Globally Unique Identifiers. These typically look like this: 835af40d-e275-45fb-beb9-a98cdc0726bd.  They were popularized (at least, when I started using them) with Microsoft’s COM platform as unique keys.  The problem is, they’re not always unique (the PHP page on them has examples using a bunch of random numbers, which is pretty darned unique, but not guaranteed, and the page I pulled that example GUID from says “the generation algorithm is unique enough that if 1,000,000,000 GUIDs per second were generated for 1 year the probability of a duplicate would be only 50%.”  So unique, except for when they aren’t.  Which is a hell of an obscure edge case to chase.  Plus they look ugly, especially if you want to put them in a URL.

2) Use a database key

MySQL has auto increment tables, so every time you add a row, there can be a field with a numeric key that the DB generates for you based on what else is in the table, your increment settings, and so on.  The catch here is that it’s not hard to guess the next number in the sequence, so if your ID is something that will trigger a database pull, say on a multi-step application form, you want to think twice about the ramifications of someone being able to guess other object IDs.

3) Some made-up piece of crap

Typically this is based on timestamps, because it’s the easiest thing to work with, but it’s only unique for keys that aren’t generated at the exact same time.  In my case, I pulled “magic” timestamp-based random number code from the form I was working with and threw it into a simple PHP script I could call from the command line.  Just hitting up and enter (my shell’s setting for repeating the last command) at a decent pace I was able to get the same “unique” ID several times in a row.

The three keys to a unique ID

In my mind, a unique ID should be unique (duh,) hard to guess, and reasonably type-able.  These factors are all on a sliding scale depending on your needs, and all get more expensive as you get closer to perfection, both on their own and in how they impact the other two factors.

For me, uniqueness is the biggest deal.  I don’t want to be chasing duplicate key issues for those one in a billion cases that happen way too often (i.e. more than once) for my liking, and more importantly that you think might have happened and take away from identifying the real problem.

Hard to guess directly impacts easy to type.  For simple applications, as long as there are more than a thousand possibilities per actual ID, I’m happy, and if I need more than that I’m liable to tie it into an actual authentication system.  For public applications, you’re vulnerable to brute force attacks by bots, but that requires a different overall strategy anyway.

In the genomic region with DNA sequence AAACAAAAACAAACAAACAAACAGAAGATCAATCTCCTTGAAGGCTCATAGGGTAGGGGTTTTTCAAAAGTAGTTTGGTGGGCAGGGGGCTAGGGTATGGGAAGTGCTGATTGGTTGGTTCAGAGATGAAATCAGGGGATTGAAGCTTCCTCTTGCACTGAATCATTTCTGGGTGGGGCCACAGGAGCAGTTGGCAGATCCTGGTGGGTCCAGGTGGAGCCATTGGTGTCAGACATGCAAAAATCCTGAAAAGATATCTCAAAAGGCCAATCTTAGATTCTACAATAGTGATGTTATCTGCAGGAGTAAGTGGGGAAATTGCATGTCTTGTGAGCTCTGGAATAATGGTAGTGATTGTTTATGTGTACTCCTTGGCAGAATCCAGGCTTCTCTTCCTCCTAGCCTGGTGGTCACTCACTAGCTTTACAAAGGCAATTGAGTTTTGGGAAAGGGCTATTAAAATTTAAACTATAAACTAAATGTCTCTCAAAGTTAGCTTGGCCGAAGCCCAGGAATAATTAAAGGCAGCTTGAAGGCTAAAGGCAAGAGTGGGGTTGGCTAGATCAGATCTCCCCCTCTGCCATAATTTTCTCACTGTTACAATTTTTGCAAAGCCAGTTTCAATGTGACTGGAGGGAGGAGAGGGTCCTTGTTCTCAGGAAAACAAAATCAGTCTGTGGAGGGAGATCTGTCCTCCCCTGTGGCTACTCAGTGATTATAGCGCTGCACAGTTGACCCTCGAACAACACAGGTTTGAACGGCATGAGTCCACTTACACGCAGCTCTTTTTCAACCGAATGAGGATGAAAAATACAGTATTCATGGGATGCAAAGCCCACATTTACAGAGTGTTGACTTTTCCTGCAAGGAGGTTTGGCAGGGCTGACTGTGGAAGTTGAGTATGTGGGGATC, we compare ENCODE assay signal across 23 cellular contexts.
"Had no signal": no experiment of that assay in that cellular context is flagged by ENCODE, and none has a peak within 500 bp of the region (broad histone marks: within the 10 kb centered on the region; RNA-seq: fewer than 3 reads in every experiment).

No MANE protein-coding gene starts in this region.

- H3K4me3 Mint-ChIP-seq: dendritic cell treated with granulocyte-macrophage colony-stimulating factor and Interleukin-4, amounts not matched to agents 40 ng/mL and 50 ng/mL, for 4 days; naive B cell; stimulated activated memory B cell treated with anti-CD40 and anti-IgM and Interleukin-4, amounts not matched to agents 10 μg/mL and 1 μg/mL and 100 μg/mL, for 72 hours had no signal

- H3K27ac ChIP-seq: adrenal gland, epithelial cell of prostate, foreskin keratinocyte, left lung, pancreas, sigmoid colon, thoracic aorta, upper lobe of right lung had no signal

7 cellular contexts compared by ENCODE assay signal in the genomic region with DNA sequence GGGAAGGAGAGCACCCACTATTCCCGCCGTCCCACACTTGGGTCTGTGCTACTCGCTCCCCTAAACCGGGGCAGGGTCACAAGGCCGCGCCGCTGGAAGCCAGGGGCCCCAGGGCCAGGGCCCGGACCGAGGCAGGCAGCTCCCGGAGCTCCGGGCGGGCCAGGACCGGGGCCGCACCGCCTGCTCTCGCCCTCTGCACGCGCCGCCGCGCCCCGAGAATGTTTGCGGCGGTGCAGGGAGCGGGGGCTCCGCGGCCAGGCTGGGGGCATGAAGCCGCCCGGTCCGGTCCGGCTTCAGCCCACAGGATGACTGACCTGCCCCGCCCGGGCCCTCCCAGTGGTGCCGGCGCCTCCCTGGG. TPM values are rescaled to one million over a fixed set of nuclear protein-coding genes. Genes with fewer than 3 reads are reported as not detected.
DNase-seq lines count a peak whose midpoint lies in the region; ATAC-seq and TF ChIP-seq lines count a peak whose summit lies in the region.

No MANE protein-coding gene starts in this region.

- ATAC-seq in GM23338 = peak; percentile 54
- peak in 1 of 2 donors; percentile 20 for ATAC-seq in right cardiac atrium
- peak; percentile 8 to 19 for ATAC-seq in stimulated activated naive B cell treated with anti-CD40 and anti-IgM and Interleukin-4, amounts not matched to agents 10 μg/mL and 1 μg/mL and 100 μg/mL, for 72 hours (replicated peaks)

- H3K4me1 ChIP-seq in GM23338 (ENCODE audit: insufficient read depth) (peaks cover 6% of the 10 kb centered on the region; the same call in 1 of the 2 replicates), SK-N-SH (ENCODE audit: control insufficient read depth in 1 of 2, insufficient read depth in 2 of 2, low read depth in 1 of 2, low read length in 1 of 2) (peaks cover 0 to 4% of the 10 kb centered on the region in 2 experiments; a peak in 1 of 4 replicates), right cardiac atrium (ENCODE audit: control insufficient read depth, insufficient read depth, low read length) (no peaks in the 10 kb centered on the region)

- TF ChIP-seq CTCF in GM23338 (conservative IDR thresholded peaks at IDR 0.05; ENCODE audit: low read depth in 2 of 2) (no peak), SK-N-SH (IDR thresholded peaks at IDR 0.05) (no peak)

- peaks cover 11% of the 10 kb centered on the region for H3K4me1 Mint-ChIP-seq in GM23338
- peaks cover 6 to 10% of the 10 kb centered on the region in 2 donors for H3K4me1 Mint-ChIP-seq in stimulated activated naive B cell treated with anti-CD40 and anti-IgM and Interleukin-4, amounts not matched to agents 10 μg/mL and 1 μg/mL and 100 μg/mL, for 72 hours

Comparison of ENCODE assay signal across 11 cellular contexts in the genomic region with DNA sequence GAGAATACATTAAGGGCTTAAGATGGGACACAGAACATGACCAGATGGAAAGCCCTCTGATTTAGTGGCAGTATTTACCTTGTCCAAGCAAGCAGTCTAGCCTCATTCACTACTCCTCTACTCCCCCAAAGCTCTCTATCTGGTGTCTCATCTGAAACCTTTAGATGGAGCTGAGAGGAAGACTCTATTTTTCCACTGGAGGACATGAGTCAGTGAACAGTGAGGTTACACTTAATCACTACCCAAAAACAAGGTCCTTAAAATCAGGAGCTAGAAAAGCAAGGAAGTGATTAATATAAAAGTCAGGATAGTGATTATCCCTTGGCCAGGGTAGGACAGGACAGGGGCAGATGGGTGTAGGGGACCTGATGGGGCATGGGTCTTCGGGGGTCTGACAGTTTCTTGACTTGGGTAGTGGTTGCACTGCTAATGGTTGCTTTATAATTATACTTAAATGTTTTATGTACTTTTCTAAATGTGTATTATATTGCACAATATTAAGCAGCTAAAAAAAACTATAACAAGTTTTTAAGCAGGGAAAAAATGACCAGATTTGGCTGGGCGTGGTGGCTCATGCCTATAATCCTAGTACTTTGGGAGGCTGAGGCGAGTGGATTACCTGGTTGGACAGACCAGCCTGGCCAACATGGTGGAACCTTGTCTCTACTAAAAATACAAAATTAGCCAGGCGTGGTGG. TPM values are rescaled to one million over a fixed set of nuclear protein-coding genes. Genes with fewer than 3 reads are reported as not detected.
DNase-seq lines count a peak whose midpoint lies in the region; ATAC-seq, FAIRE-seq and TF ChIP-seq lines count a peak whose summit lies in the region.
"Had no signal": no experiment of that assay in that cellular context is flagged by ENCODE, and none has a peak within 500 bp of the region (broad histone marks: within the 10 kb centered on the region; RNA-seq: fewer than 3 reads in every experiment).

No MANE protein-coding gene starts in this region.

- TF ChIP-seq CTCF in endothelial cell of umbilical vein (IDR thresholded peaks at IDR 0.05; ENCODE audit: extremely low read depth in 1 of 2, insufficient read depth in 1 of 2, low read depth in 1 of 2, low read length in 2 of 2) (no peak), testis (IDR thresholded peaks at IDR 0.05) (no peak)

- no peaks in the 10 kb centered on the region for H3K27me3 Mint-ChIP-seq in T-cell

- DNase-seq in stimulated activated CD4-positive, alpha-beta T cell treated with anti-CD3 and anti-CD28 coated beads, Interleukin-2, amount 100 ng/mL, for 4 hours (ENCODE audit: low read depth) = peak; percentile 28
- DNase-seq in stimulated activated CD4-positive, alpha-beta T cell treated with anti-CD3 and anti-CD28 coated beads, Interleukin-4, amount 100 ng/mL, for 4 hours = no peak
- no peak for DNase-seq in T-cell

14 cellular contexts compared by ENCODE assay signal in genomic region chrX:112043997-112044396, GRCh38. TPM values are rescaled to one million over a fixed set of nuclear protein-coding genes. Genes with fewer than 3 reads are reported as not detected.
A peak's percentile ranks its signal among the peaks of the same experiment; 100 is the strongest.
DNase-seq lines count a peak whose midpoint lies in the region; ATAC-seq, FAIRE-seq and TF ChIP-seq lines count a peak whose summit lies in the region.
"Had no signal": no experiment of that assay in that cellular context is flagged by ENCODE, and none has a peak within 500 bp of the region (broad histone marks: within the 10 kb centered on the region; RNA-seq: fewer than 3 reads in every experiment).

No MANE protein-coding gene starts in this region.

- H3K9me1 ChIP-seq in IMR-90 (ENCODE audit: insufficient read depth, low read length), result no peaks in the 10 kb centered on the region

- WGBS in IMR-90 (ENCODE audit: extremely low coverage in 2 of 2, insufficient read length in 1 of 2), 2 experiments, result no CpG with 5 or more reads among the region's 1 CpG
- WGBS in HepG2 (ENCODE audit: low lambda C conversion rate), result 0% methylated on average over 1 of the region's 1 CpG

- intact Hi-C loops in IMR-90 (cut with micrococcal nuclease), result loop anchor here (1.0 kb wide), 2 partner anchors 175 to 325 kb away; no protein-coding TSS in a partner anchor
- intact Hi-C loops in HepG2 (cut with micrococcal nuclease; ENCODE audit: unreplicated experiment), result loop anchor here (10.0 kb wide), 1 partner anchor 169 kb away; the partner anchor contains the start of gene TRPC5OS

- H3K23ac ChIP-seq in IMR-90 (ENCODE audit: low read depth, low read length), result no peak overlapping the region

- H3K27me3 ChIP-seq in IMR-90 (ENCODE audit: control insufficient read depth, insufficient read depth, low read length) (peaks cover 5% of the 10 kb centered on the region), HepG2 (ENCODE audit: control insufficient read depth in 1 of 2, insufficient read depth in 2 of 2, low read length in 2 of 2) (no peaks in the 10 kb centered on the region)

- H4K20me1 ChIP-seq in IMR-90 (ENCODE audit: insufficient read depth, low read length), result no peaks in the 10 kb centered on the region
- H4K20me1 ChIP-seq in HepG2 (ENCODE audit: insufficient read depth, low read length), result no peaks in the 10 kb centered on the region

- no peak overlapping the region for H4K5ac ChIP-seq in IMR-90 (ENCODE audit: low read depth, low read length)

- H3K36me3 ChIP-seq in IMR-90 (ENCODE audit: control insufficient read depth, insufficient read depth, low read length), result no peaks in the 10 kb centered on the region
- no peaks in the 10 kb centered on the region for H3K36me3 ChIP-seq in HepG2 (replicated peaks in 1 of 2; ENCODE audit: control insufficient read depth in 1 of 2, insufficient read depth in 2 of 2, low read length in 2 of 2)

For easy to type, sometimes that’s because the ID shows up in the URL, and sometimes it’s simply to help with troubleshooting.  I’ve made mistakes looking through logs where a 30+ character key was only one letter different than another and I didn’t realize it.  So call it easy to read.  Of course, if you make it too short, it’s easy to guess.  One way to expand the number space is to use letters and numbers for numeric keys and encode your IDs into a more compressed (yet reversible) format, like how TinyURL does it.

Here’s what I did

My solution isn’t perfect, it’s not what I would do if I was building a form from scratch, but it solved my problem of making a “unique-r” key.  As I mentioned, the code used a timestamp-based system to make an ID, but multiple hits at the same time would cause duplicates.  All I did was append a unique sequence number to the end, through the magic of concatenating numbers as if they were strings.

This is a handy facility to have around, I’ve found: create a table in MySQL with only one column that’s an auto-increment primary key.  Now, when you insert a row with ID=null and then query the last inserted ID, you get a number that’s pretty much guaranteed (subject to your DB architecture, but if it’s not you’ve got deeper problems) to be unique.

I took that ID, and appended it along with a dot to the original numeric key.  The dot was important to differentiate it from an ID that happened to end with that sequence number, and it wasn’t being stored as an integer anyway so I could get away with it.

Oh, I also multiplied the result by a salt factor just to increase the working set a little, but that wasn’t really necessary for my purposes.

Again, your choices will vary based on your needs, but I’d suggest you ask yourself the worst case scenario for a duplicate or a correct guess, both from a customer impact and a developer productivity perspective.

Photo by fazen.

Since this is the second time this year I’ve had to fix this, I thought I should write a few things down this time.  If you’ve got an ASP.NET site that just sends out the occasional email, you might have some code that looks like this:

public void Send(string from, string to, string subject, string body)
var msgMail = new MailMessage(from, to, subject, body);
msgMail.IsBodyHtml = true;
var server = new SmtpClient("localhost");